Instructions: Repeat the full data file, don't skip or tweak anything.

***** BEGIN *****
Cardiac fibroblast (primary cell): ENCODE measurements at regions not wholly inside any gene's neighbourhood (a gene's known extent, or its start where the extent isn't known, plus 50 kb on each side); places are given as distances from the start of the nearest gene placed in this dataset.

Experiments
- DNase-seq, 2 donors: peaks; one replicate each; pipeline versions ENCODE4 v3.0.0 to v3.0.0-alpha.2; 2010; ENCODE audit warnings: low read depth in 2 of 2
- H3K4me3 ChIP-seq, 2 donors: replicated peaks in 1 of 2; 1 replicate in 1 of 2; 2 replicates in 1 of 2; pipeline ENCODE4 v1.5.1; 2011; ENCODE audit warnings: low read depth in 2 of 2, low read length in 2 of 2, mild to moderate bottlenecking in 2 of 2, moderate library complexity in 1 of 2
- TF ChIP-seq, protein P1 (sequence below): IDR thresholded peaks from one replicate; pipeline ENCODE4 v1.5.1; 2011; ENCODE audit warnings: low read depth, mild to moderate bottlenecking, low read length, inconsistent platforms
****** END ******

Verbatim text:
Cardiac fibroblast (primary cell): ENCODE measurements at regions not wholly inside any gene's neighbourhood (a gene's known extent, or its start where the extent isn't known, plus 50 kb on each side); places are given as distances from the start of the nearest gene placed in this dataset.

Experiments
- DNase-seq, 2 donors: peaks; one replicate each; pipeline versions ENCODE4 v3.0.0 to v3.0.0-alpha.2; 2010; ENCODE audit warnings: low read depth in 2 of 2
- H3K4me3 ChIP-seq, 2 donors: replicated peaks in 1 of 2; 1 replicate in 1 of 2; 2 replicates in 1 of 2; pipeline ENCODE4 v1.5.1; 2011; ENCODE audit warnings: low read depth in 2 of 2, low read length in 2 of 2, mild to moderate bottlenecking in 2 of 2, moderate library complexity in 1 of 2
- TF ChIP-seq, protein P1 (sequence below): IDR thresholded peaks from one replicate; pipeline ENCODE4 v1.5.1; 2011; ENCODE audit warnings: low read depth, mild to moderate bottlenecking, low read length, inconsistent platforms